BlackBerry scraps takeover strategy, ousts CEO Thorsten HeinsCanadian device maker BlackBerry has taken itself off the market and will instead receive a $1 billion capital injection from a small group of investors, including former prospective buyer Fairfax Capital.
In concert with the investment, which the company says could increase to a maximum of $1.25 billion, CEO Thorsten Heins will resign both his seat on the board of directors and his executive post. The change of plans was first reported by The Globe and Mail and later confirmed by BlackBerry.
John S. Chen will step in as executive chairman of the moribund brand and temporarily replace Heins as interim CEO. Chen is a longtime veteran of the technology industry, having led Silicon Valley data management company Sybase from 1998 until its acquisition by German software behemoth SAP in 2010.
The investment will be made in the form of convertible notes, essentially long-term IOUs that can be redeemed for shares of the company after a set period of time— in this case seven years, with a strike price of $10 per share. BlackBerry notes the funding, if it reaches its full $1.25 billion potential, would represent nearly 20 percent of the company as it exists today.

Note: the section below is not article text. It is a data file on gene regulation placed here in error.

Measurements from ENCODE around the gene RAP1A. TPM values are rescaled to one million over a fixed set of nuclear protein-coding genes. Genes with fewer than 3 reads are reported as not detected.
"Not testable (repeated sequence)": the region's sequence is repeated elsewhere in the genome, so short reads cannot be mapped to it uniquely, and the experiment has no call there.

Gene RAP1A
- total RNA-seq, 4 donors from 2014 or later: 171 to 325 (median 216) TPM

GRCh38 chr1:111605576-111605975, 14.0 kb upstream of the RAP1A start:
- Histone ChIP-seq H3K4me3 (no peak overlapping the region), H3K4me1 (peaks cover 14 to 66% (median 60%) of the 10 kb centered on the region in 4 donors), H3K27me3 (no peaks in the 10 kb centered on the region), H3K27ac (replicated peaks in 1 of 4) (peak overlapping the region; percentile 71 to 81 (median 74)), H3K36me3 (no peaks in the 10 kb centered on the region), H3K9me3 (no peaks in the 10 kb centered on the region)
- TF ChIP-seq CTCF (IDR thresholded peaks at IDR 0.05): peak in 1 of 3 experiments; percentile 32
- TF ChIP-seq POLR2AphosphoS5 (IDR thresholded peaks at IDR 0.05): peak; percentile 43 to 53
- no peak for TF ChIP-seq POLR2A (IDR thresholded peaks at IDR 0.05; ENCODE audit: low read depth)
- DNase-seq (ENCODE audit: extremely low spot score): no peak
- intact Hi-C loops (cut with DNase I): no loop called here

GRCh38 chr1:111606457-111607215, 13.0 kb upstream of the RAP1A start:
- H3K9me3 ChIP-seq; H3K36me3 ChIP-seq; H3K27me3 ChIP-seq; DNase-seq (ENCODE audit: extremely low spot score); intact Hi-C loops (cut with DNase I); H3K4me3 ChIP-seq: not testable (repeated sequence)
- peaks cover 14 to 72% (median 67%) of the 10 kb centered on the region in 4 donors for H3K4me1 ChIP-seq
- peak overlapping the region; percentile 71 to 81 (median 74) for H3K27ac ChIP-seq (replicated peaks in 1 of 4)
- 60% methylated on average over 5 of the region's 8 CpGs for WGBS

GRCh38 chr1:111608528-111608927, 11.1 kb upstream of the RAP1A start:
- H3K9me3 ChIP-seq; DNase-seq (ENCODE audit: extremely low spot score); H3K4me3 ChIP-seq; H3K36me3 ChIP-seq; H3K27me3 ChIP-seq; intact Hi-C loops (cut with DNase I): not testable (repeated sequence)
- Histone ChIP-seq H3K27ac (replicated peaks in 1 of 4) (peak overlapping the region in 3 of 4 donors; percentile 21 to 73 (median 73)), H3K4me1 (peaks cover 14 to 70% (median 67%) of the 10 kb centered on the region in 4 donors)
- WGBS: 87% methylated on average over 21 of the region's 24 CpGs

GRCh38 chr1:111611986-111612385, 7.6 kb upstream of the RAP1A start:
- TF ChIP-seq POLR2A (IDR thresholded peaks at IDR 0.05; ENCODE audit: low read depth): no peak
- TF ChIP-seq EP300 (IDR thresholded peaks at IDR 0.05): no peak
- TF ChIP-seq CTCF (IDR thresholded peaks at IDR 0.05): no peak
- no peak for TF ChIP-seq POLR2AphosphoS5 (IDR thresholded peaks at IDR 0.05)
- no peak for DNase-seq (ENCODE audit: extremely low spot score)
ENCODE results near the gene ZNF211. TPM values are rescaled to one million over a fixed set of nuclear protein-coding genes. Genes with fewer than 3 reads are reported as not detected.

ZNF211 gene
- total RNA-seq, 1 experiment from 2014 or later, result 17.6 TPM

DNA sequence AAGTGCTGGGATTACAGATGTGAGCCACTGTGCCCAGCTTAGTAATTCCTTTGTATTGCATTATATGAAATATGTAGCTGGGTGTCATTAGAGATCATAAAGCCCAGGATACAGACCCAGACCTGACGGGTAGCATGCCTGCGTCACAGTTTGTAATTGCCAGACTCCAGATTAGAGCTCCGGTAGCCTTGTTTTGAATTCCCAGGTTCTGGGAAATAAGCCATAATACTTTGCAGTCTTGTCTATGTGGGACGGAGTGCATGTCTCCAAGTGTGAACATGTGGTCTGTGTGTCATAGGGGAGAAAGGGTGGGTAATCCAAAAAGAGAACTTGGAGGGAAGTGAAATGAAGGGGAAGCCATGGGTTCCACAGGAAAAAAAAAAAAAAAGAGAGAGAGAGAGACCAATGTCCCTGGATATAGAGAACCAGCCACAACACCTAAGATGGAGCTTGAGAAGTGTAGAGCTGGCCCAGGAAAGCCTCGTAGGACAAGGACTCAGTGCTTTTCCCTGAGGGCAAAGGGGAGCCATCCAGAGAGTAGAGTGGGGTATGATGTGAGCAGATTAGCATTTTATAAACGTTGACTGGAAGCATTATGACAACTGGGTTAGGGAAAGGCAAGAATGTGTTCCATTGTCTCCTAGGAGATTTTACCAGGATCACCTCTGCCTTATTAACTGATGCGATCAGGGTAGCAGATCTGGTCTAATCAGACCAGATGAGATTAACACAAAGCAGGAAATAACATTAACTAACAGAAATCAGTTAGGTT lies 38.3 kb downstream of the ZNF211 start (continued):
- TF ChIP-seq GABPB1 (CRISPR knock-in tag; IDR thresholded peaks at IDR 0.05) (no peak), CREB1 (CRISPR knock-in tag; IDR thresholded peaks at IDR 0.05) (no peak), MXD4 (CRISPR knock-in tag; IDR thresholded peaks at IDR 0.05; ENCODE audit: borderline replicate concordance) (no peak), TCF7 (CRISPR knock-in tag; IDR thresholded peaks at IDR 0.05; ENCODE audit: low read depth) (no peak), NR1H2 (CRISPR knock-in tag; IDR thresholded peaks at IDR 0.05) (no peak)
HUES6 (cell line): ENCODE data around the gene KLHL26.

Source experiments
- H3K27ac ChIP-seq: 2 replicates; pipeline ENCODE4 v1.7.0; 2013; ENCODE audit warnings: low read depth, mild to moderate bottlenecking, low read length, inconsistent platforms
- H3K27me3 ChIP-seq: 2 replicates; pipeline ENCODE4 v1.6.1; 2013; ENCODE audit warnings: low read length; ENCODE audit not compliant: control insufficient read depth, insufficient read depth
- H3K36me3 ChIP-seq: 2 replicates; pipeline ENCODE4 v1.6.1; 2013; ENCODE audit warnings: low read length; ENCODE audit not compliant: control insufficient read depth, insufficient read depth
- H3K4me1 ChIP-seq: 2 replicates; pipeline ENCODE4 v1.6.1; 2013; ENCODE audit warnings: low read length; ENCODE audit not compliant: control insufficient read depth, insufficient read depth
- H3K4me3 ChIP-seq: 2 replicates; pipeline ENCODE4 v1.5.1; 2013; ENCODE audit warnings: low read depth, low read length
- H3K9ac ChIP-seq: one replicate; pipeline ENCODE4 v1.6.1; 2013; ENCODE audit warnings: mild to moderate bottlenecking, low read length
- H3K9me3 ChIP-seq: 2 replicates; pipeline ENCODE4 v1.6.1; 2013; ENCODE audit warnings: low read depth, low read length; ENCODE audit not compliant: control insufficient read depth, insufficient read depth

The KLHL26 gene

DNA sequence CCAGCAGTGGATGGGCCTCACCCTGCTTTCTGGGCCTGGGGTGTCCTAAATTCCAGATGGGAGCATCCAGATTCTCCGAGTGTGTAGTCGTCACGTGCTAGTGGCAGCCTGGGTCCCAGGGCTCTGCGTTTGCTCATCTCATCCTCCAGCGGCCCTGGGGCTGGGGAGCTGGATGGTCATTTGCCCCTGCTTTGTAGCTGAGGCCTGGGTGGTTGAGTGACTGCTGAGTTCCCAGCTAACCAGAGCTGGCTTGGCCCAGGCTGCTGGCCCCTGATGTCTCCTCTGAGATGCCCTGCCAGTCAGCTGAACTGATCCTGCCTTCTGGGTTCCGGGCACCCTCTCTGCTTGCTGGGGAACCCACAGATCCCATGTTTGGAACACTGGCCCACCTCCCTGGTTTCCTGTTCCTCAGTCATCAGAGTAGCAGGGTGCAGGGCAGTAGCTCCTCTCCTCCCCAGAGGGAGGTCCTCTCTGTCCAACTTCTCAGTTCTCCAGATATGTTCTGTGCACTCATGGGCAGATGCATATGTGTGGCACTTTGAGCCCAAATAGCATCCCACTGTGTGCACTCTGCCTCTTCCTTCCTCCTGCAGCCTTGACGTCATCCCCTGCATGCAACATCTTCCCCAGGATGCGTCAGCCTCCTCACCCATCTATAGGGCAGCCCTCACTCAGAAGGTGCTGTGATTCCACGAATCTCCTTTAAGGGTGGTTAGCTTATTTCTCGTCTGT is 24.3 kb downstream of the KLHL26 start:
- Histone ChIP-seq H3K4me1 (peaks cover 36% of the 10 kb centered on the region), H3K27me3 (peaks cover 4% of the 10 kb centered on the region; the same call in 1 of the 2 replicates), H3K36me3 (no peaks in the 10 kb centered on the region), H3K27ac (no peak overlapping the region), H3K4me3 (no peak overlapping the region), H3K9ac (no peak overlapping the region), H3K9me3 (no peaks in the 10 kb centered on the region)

BlackBerry has been seeking a way to right the ship for more than a year, as the increasing popularity of Apple's iPhone and devices running Google's Android have taken significant chunks out of BlackBerry's formerly dominant position in the enterprise. Heins, who was brought on in 2012 to lead the company's turnaround, presided over the disastrous rollout of the 10-series smartphones and the belated release of BlackBerry Messenger for iOS and Android.
The deal comes on the last day of the period that Fairfax, which agreed to acquire BlackBerry for $4.7 billion last month, was given to examine the company's books. Rumors that the buyout was on thin ice have been circulating seemingly since it was announced, with recent reports tipping groups including BlackBerry founder Mike Lazaridis and former Apple CEO John Sculley as potential alternative bidders.